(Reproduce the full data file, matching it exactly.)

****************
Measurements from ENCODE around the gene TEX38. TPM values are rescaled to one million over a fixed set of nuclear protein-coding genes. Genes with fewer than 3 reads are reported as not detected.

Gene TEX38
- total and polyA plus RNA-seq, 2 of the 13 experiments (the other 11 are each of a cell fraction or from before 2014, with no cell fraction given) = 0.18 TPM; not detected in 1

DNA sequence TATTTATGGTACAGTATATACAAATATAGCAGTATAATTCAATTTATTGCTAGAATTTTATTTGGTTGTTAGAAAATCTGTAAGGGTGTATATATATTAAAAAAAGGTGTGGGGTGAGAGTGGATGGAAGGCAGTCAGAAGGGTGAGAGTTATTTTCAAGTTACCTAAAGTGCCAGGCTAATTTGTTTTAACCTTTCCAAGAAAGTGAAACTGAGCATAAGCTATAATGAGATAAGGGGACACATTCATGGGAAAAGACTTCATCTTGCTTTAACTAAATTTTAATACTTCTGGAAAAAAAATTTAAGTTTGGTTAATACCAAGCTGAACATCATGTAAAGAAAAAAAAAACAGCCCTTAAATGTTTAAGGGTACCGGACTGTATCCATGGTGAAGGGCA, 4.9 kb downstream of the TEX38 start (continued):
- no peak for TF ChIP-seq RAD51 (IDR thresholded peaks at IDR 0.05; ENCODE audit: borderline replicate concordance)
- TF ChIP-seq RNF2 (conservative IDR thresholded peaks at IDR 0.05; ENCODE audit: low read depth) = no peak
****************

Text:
Measurements from ENCODE around the gene TEX38. TPM values are rescaled to one million over a fixed set of nuclear protein-coding genes. Genes with fewer than 3 reads are reported as not detected.

Gene TEX38
- total and polyA plus RNA-seq, 2 of the 13 experiments (the other 11 are each of a cell fraction or from before 2014, with no cell fraction given) = 0.18 TPM; not detected in 1

DNA sequence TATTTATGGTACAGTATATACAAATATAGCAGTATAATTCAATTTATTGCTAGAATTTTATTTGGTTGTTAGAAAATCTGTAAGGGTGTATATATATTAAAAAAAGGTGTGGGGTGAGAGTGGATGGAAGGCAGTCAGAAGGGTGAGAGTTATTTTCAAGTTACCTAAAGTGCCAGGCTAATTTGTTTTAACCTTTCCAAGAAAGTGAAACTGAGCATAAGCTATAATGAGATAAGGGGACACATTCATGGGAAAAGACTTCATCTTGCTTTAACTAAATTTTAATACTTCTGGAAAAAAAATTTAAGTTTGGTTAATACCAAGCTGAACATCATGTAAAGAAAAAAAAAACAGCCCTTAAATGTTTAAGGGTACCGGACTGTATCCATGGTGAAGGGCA, 4.9 kb downstream of the TEX38 start (continued):
- no peak for TF ChIP-seq RAD51 (IDR thresholded peaks at IDR 0.05; ENCODE audit: borderline replicate concordance)
- TF ChIP-seq RNF2 (conservative IDR thresholded peaks at IDR 0.05; ENCODE audit: low read depth) = no peak